Thursday, 8 May 2014

Pfizer eyes on Astra Zeneca for what purpose?

Many of us who are involved in trying to help people harmed by the products of the pharmaceutical industry are aware of tactics and cover ups the average patient is totally unaware of. For some reason people think if a drug is licensed then it must be safe. They have no idea only selected clinical trials are published and these may be rigged to favour a drug or that serious adverse events are undisclosed.

Furthermore the cries of how expensive it is for research and development for new drugs fail to include details of how much is spent on development of NEW drugs as opposed to ME TO drugs. Me To drugs are copies of drugs making money, already provided by other manufacturers and do not guarantee improvement in efficacy or safety of action.

The two examples below are to show 1. How GlaxoSmithKlyne made it clear they could pull out of the UK if pressure built up...and
2. how Pfizer is soon to be in court over their behaviour. One wonders how many people will be laid off if they are found guilty and have to face large fines.

If Pfizer takes over Astra Zeneca they could behave in the way GSK did before and the MHRA drugs regulator depends on the industry for funds.  Hopefully all the MPs are not so naive as the Prime Minister appears to be.

This paper is published by the RCP available on the Internet and we have copied a small section below.


Royal College of Physicians. Innovating for health: patients, physicians,
the pharmaceutical industry and the NHS. Report of a Working Party. London: RCP, 2009

Richard Horton (Chair and author of the report)
Editor-in-Chief, The Lancet

1.14 When safety concerns about GlaxoSmithKline’s anti-diabetes drug, Avandia, were
reported, the company’s then chief executive, Jean-Pierre Garnier, blamed the media for igniting
debates about drug safety before scientists had time to give their professional opinion.He went
on to issue a warning that ‘other countries are trying to attract our best jobs’, implying that
GlaxoSmithKline could easily move employment and investment out of the UK if the
environment was not favourable to the company. This series of disputes and threats created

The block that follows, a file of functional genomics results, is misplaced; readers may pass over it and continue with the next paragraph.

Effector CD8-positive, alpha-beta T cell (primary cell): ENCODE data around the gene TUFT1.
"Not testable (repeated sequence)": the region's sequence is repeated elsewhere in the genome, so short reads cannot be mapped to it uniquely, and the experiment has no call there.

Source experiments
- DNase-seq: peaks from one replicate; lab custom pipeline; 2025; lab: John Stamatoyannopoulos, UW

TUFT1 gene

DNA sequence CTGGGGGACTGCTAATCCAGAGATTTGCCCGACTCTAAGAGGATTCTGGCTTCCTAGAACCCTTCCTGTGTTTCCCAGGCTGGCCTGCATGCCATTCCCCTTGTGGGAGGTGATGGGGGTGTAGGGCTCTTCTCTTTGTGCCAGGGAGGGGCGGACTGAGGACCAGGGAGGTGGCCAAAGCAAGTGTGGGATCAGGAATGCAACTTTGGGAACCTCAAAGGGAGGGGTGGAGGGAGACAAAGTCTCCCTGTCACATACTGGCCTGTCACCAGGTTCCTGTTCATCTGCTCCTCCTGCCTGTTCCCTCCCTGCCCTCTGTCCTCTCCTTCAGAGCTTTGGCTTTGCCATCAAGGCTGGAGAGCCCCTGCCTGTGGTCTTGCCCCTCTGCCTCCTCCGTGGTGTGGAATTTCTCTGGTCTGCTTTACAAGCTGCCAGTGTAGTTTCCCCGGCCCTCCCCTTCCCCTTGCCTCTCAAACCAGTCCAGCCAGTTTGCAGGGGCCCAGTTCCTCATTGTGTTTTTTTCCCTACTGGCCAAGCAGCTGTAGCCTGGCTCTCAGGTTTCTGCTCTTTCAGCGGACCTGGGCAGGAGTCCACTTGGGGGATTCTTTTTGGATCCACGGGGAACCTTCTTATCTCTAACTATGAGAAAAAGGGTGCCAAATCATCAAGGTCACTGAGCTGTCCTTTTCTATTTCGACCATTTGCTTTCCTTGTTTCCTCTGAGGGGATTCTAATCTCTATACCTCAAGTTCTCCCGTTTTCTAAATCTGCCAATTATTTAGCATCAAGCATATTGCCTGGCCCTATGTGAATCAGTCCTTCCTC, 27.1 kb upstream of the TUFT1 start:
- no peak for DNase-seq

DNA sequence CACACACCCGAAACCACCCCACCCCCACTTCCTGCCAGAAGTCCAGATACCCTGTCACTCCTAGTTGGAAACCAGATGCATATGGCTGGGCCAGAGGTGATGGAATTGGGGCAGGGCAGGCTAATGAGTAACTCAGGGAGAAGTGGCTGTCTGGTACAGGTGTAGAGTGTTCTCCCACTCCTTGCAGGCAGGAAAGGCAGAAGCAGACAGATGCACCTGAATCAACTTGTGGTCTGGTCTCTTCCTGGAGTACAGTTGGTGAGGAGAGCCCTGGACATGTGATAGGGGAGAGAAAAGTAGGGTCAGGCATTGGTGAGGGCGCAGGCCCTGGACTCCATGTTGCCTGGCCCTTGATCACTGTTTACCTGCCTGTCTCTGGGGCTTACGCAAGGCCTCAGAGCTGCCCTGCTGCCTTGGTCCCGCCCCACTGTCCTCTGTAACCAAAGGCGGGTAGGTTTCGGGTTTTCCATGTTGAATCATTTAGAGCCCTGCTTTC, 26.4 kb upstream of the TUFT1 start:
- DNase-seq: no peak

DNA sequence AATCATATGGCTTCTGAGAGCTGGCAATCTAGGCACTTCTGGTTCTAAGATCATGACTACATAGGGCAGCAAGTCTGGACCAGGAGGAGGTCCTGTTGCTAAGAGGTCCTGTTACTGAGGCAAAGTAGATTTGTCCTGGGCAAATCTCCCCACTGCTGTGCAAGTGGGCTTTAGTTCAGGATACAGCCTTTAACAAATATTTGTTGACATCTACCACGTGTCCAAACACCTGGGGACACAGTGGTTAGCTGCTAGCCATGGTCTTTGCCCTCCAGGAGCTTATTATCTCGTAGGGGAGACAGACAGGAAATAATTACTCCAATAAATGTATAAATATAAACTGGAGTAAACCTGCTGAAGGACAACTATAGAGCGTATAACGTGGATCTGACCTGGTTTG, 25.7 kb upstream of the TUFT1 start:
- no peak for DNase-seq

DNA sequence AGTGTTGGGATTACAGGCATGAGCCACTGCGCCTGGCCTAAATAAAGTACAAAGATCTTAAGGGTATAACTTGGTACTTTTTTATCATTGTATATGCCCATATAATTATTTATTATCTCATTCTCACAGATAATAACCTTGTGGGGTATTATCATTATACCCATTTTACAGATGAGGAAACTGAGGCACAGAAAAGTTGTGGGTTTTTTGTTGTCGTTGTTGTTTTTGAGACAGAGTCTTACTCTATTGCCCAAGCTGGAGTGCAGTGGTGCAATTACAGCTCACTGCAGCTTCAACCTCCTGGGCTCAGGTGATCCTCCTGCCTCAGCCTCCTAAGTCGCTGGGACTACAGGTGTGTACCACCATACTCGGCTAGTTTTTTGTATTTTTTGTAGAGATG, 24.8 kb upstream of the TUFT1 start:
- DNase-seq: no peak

an impression of an industry uneasy about its current place in UK society, an industry that feels
government and the public fail to appreciate its contribution to the public’s health, an industry
perhaps unwanted as well as unloved.

1.15 The UK’s second largest pharmaceutical company, AstraZeneca, has been reportedly hit by a string of pipeline failures,25 together with anxieties about the safety of both old and newer medicines.26,27AstraZeneca is seeking to secure its long-term strength by cutting costs.28 Powerful investors are publicly questioning the company’s overall strategy for designing and producing new medicines.29 Almost all large research-based pharmaceutical companies are facing similar

This information below was found by googling Pfizer litigation May 8 2014

Update: The trial for this matter is currently scheduled to begin on September 9, 2014.

The main complaint in this Action is that Pfizer and the Individual Defendants, who were allegedly controlling officers and/or directors of Pfizer, made materially false and misleading statements and omitted material information from Pfizer’s public reports and documents about the cardiovascular risks associated with Celebrex and Bextra. As a result of these misrepresentations, Plaintiffs allege that the price of Pfizer common stock during the Class Period was artificially inflated. Plaintiffs allege that once the truth about these cardiovascular risks began to emerge, the price of Pfizer common stock declined in value and Class Members suffered losses. Plaintiffs also allege that three former officers and/or directors of Pfizer sold shares of Pfizer stock during the Class Period while in possession of material information about the cardiovascular safety of Celebrex and Bextra that was not disclosed to the public. Plaintiffs are asserting claims under several provisions of the Federal Securities Exchange Act of 1934 (the “Exchange Act”).

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